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Why Military Exoskeletons Will Remain Science Fiction

Why Military Exoskeletons Will Remain Science Fiction

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From Robert Heinlein’s Starship Troopers to Marvel’s Ironman, science fiction is full of futuristic combat suits that provide a soldier with superhuman capabilities. The largest challenge with bringing these combat suits into reality is the robotic exoskeleton on which the suit is built. Indeed, the military industrial complex has a massive graveyard of exoskeleton projects.

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The latest combat suit project, the Tactical Assault Light Operator Suit (TALOS), intended to build an exoskeleton that could increase the amount of armor carried by a Special Forces operator.  Though the TALOS project turned out numerous spin-off technologies, it ultimately failed to produce a suit, citing the standard set of technical challenges associated with exoskeleton development efforts.

The first technical challenge is related to sensing – how can the suit know when and how to move? Without rapid sensing, the lag between the operator desiring to move and the actual movement results in the operator feeling like they are moving through a pool of Jell-O.

A second challenge is associated with actuation. Although actuating a knee is straightforward, more complex joints, such as hips and ankles, require very advanced, multi-dimensional actuators. Even the most advanced actuators would still limit the full range of motion for these joints, resulting in a decrease in agility.

The final technical challenge is with power. An exoskeleton requires power on par with a small motorcycle. Though a number of power alternatives are available, engines would be too noisy, fuel cells would be too hot, and batteries would be too heavy. Additionally, most power sources are very flammable or explosive, resulting in safety issues.

With each exoskeleton attempt, the military industrial complex has gotten closer to solving these technical hurdles, especially as the commercial sector makes new developments in the associated fields. In particular, the prosthetics community has made tremendous advances in biomechanical sensing. Additionally, numerous players in the consumer product sector are working to develop smarter and more advanced motors. Further, a large portion of the world’s research and development efforts is focused on energy, so lighter and safer power options will soon be available.

However, at its core, these technical challenges will not be the issue that precludes exoskeletons from combat. While science fiction paints an optimistic vision for exoskeletons, history paints a less rosy picture. Take, for example, the Battle of Agincourt, where a large contingent of French knights in suits of armor lost to a small group of British archers.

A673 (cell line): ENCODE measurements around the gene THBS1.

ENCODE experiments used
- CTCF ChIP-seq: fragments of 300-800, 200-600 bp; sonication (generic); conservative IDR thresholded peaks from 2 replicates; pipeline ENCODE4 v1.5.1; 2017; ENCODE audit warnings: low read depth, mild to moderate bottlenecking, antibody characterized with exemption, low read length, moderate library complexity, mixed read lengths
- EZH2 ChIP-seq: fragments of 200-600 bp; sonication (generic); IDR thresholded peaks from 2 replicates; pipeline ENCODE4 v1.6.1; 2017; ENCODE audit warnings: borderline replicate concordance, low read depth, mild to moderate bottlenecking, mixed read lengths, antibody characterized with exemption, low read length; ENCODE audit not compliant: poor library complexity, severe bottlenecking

History indicates that there are two critical factors that all new technologies must account for – logistics and enemy reactions. Unfortunately, exoskeletons have shortcomings in both areas.

For the suit to be effective, it must be worn by a large number of soldiers, so the defense community would need to procure a large number of these suits. However, while most uniform items come in standard sizes, each exoskeleton must be custom fit to its user. Additionally, the exoskeleton must adapt as the user’s body changes. Any misalignment between the actuators and joints could render the suit useless and potentially dangerous. The resources associated with making and sustaining a large number of custom suits would be astronomical, while also creating a logistical nightmare.

Second, enemies will adapt to any new technology injected into the battlefield.  The complexity of a combat suit lends itself to many vulnerabilities, with the largest weakness being the person inside the suit. In the comic books, Ironman can be thrown around and survive; however, basic physics would dictate that the sudden acceleration and deceleration should crush his internal organs, killing him. Though the suit can be built to survive significant blasts and being thrown tremendous distances, the user inside of it would likely still be killed. The logical approach to counter these issues is to take the human out of the suit, which in turn takes away the need for an exoskeleton.

Certain technologies have changed the face of warfare and gave their users an unprecedented advantage. These technologies range from bronze swords to machine guns to submarines, many of which had roots in science fiction. However, despite these successes, some technologies are best left in the realm of fiction. One such futuristic concept is exoskeletons. Time and time again, the defense community has failed to produce functional exoskeletons due to technical challenges. Although these challenges will likely be solved by the commercial sector, the use of exoskeletons have fundamental issues that will likely preclude their usage in combat.

 

This article was written by Vikram Mittal from Forbes and was legally licensed through the Industry Dive publisher network. Please direct all licensing questions to legal@industrydive.com.

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